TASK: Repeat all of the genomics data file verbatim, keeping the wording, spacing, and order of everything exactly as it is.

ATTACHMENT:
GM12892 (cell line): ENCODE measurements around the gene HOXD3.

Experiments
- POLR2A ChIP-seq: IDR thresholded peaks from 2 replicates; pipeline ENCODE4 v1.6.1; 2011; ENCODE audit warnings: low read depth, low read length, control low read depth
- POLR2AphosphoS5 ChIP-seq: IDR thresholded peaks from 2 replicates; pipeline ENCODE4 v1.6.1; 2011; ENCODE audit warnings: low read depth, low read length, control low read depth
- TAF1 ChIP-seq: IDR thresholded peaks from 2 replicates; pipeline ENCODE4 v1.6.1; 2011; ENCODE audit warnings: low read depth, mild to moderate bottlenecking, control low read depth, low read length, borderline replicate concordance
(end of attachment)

GM12892 (cell line): ENCODE measurements around the gene HOXD3.

Experiments
- POLR2A ChIP-seq: IDR thresholded peaks from 2 replicates; pipeline ENCODE4 v1.6.1; 2011; ENCODE audit warnings: low read depth, low read length, control low read depth
- POLR2AphosphoS5 ChIP-seq: IDR thresholded peaks from 2 replicates; pipeline ENCODE4 v1.6.1; 2011; ENCODE audit warnings: low read depth, low read length, control low read depth
- TAF1 ChIP-seq: IDR thresholded peaks from 2 replicates; pipeline ENCODE4 v1.6.1; 2011; ENCODE audit warnings: low read depth, mild to moderate bottlenecking, control low read depth, low read length, borderline replicate concordance